- Job perks – Free lunch, 401k matching, mandatory vacation policy, and other perks should be included in your calculations regarding the total compensation package.
IS IT FAIR TO YOU?
The third part of the fairness equation is the most interesting because it is both the most personal and also the most important component of the equation. It encapsulates your current situation as well as intangible factors that can make the biggest impact in your day-to-day work life:
- “The Happiness Factor” – A totally subjective value that depends on you. It represents how happy you would be working on this team because of the company’s mission, the people on the team, or the flexibility it’s structure allows. For many people, this is the most important factor.
- Your potential growth opportunity – If you could grow into a role at an accelerated pace, management may be willing to pay more.
- Your skills – Do you bring anything special to the table that few others could? List them out, and don’t be shy about bringing them up. An angel dies every time a talented but quiet employee gets screwed by their management.
How do I figure it out?
The resources below will give you a range and you will tweak that range yourself based on the conditions above.
The strong point of this chart is in how it visualizes the ranges of compensation and the ways it allows you to filter down into its dataset via role and company size. Just keep in mind that sometimes the data available is small, and that many other factors such as the Happiness Factor are not included in the compensation.
Although it’s filters aren’t as good, Angellist has a larger and more timely dataset than Wealthfront, and is another great place to begin exploring compensation ranges.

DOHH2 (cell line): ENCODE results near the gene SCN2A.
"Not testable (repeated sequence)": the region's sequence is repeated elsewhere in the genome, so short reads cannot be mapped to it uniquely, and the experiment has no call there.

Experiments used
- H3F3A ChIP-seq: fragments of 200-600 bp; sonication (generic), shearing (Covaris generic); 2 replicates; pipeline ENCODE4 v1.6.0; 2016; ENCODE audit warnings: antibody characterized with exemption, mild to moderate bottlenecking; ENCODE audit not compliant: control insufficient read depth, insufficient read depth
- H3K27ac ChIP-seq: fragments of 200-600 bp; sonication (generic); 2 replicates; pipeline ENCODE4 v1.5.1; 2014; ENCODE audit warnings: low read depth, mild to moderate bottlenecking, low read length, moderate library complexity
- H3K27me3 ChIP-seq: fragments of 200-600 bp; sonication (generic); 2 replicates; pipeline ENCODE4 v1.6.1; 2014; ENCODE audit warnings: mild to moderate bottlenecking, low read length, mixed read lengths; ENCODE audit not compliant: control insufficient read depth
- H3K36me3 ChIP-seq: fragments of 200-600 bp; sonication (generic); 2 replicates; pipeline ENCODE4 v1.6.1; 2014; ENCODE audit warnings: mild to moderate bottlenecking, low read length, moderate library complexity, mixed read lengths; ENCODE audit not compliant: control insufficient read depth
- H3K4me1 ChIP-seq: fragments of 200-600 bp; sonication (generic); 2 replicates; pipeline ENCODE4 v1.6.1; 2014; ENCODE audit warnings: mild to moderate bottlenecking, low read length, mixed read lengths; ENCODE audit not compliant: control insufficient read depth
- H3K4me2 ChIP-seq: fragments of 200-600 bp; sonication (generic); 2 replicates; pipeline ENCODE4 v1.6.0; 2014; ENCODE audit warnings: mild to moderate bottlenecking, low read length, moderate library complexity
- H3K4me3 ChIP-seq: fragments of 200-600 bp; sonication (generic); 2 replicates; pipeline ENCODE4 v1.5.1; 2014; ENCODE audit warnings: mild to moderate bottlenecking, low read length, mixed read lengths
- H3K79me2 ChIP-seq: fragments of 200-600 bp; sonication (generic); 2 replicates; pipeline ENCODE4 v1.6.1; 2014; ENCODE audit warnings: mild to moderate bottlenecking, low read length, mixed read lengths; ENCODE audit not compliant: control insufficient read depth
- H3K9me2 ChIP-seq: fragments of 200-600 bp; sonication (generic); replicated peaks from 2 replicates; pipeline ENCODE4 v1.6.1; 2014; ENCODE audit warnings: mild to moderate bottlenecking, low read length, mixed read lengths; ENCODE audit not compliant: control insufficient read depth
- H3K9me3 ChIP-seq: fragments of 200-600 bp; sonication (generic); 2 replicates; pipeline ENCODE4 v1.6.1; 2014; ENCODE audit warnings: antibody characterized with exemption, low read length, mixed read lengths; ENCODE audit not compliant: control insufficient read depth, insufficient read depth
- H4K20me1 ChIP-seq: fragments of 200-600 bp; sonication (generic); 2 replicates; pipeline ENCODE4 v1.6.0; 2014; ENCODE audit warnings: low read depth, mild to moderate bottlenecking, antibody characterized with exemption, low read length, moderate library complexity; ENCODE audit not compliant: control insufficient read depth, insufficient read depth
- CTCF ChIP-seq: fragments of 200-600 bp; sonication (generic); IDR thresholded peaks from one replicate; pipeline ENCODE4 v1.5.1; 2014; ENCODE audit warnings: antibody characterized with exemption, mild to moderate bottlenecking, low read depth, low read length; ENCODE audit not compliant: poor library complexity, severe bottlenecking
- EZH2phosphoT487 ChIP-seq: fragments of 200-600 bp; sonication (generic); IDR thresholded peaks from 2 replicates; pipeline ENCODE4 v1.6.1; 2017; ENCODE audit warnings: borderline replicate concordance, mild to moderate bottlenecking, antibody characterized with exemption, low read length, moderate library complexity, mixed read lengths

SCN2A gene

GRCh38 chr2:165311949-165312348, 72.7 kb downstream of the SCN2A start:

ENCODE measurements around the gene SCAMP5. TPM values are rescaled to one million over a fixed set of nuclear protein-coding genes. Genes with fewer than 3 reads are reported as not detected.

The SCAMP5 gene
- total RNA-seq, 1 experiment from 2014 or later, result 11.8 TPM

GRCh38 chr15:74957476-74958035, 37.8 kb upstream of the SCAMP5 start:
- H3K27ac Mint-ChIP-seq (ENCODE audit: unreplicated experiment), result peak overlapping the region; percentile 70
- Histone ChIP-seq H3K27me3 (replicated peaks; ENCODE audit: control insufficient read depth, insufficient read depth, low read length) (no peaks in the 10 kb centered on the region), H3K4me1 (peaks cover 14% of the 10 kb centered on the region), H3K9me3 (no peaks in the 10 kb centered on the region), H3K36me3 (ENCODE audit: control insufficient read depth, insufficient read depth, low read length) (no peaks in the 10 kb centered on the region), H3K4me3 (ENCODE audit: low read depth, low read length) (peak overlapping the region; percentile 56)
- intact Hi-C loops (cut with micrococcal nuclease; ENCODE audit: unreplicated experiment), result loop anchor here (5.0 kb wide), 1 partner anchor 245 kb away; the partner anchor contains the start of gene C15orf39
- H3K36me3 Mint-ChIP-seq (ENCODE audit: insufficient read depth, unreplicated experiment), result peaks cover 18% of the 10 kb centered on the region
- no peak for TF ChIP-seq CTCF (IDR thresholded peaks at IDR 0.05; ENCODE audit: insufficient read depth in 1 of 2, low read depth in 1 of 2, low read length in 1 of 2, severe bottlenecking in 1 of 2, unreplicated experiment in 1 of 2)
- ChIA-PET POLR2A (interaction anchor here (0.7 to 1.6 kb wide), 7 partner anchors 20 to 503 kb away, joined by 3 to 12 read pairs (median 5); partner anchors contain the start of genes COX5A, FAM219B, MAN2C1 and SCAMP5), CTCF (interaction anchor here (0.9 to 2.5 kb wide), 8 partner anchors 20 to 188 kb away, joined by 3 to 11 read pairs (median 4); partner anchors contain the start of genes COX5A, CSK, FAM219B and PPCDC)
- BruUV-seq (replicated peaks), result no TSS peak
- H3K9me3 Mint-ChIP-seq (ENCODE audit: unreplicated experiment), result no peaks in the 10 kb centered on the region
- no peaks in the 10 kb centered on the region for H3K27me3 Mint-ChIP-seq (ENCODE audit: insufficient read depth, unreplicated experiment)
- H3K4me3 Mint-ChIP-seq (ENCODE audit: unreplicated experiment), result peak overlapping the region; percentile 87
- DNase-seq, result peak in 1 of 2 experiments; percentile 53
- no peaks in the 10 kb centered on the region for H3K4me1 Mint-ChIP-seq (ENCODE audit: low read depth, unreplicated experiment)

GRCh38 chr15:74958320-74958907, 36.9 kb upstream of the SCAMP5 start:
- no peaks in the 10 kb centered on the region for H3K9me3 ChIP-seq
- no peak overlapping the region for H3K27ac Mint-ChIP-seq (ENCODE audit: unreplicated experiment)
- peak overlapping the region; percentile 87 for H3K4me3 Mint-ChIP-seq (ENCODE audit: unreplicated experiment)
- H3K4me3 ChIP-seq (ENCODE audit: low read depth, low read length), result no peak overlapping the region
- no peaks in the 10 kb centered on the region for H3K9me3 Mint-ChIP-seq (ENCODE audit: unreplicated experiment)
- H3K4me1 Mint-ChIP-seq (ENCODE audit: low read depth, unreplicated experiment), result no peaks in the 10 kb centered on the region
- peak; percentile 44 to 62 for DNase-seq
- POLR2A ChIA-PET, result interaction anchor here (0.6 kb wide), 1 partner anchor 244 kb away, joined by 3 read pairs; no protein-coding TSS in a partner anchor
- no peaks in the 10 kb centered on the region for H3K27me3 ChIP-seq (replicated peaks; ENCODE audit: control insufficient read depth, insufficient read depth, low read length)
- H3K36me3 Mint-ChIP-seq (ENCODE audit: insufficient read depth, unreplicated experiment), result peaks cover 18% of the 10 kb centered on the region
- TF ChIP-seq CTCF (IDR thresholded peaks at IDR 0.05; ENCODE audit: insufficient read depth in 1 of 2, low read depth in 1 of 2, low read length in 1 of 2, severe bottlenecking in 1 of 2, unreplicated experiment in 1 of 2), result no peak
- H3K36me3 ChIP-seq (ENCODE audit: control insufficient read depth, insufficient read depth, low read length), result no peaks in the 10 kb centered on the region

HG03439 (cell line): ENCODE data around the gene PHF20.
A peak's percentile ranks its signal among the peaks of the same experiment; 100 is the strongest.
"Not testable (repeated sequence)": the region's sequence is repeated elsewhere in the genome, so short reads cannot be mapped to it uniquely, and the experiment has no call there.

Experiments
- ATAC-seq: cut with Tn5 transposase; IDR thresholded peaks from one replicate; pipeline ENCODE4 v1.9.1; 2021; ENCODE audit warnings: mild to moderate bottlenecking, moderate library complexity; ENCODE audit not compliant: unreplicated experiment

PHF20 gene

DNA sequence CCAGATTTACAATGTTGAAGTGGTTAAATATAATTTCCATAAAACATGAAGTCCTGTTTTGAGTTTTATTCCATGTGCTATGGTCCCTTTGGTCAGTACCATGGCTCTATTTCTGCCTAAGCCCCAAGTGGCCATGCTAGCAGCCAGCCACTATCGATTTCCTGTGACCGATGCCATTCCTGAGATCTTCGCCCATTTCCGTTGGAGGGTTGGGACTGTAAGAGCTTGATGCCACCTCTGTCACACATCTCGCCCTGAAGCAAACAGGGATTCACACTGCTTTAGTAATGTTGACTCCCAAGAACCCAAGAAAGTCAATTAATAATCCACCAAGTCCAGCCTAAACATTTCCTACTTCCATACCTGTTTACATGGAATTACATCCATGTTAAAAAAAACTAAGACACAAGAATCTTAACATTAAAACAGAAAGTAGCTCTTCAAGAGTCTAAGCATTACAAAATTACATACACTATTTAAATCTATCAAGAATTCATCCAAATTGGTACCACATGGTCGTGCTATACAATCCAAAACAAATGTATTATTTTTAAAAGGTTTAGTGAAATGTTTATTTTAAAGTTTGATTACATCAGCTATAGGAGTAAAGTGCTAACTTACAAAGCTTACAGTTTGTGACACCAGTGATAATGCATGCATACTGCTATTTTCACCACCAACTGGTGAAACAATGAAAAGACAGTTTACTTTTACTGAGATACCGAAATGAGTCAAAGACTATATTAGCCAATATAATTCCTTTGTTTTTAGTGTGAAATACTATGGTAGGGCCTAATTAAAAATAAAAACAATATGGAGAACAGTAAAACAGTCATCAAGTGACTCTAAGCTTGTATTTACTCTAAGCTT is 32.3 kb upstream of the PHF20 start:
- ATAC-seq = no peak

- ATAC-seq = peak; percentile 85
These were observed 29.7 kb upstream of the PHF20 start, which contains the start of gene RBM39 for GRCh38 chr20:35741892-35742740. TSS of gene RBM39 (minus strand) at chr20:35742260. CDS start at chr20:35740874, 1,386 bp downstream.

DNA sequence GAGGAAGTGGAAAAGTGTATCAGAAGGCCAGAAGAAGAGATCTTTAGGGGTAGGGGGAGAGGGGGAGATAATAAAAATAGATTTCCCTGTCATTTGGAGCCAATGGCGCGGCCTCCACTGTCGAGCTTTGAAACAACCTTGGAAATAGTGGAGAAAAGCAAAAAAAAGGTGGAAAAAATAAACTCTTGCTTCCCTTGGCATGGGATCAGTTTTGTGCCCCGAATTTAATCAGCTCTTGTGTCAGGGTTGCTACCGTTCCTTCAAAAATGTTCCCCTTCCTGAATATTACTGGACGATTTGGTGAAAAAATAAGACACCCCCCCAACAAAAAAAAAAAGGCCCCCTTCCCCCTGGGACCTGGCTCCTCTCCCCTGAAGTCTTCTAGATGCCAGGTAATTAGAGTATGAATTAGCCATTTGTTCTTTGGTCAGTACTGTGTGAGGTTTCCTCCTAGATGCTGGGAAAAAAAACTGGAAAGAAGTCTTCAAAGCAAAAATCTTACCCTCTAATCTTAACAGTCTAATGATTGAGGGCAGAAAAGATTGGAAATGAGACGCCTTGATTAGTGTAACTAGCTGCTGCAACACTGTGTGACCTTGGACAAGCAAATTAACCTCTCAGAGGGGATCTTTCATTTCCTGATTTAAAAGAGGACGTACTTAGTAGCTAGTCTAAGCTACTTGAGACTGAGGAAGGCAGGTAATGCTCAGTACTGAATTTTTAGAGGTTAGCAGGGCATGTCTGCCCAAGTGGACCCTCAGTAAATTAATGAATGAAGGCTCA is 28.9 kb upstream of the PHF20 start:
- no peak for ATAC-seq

This is a great article if you’re wanting to convince management to adopt a more transparent approach to compensation. It reveals that many large companies do attempt to make some effort to make their compensation transparent, and that even the biggest names in the startup world recognize the fact that good compensation structures are founded on openness and formula.
This formula, from Buffer, that TINT used as the basis for our formula, and serves as a great example of one startup’s salary structure.
Did you know that Wolfram Alpha can give you a cost of living index between two locations and visualize it? Pretty handy to figure out how location influences your salary range. Sometimes it can make a huge difference!
- Quora search: “Startup salary”
Quora has an active community discussing startup salaries and the plethora of questions surrounding them. A great place to browse and explore, there are well-written answers to questions ranging from “Is it worth working at a small startup for no salary but for equity?” to “What technology skill set pays more in Silicon Valley: front-end, back-end, mobile or user experience?“.
The worst thing you can do to yourself is to voluntarily remain ignorant about how fair your salary is. I guarantee that if you remain ignorant in a closed-salary organization, your salary will end up being unfair, maybe even less than the intern’s. Unfortunately, most organizations would prefer you to stay ignorant. Educate yourself and fight back against information asymmetry. Or even better, work for a company like TINT that prides itself on fair compensation and implements innovative compensation structures such as monthly company-wide bonuses. Your most valuable asset is yourself, so don’t let people have it for less than you deserve.